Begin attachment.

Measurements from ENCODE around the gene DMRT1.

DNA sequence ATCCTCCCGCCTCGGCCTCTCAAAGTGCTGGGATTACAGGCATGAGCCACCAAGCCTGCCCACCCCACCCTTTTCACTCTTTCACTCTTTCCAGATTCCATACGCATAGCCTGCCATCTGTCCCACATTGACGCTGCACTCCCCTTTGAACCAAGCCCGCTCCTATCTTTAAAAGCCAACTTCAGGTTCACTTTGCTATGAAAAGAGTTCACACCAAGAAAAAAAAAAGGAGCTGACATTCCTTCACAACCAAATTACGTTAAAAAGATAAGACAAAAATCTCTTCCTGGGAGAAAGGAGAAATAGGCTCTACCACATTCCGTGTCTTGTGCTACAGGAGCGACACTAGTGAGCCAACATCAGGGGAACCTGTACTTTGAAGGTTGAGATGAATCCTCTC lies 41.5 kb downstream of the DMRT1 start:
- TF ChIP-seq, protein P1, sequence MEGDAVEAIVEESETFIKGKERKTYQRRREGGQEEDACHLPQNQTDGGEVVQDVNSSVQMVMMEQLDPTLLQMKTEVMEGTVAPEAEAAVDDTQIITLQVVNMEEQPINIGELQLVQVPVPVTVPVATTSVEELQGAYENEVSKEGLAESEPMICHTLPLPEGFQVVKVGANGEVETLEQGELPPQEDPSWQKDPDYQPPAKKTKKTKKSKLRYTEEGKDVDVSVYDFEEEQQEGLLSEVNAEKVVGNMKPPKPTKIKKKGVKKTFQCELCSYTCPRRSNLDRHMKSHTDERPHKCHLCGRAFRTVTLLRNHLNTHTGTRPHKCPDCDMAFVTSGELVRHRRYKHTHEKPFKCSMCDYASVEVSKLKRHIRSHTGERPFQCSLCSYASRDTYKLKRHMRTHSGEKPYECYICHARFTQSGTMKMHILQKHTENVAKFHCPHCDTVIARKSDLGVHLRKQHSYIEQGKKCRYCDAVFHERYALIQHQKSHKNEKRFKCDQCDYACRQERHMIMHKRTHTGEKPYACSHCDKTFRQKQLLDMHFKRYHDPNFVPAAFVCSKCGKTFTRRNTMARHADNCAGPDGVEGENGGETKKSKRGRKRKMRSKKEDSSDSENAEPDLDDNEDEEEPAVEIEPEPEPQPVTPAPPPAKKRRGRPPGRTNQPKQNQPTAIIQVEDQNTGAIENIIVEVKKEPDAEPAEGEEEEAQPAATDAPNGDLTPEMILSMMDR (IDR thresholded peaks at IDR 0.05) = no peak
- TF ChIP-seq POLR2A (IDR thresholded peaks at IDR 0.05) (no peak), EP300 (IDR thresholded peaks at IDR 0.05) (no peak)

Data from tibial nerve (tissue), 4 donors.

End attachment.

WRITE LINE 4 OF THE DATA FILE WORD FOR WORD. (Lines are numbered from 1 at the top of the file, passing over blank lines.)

- TF ChIP-seq POLR2A (IDR thresholded peaks at IDR 0.05) (no peak), EP300 (IDR thresholded peaks at IDR 0.05) (no peak)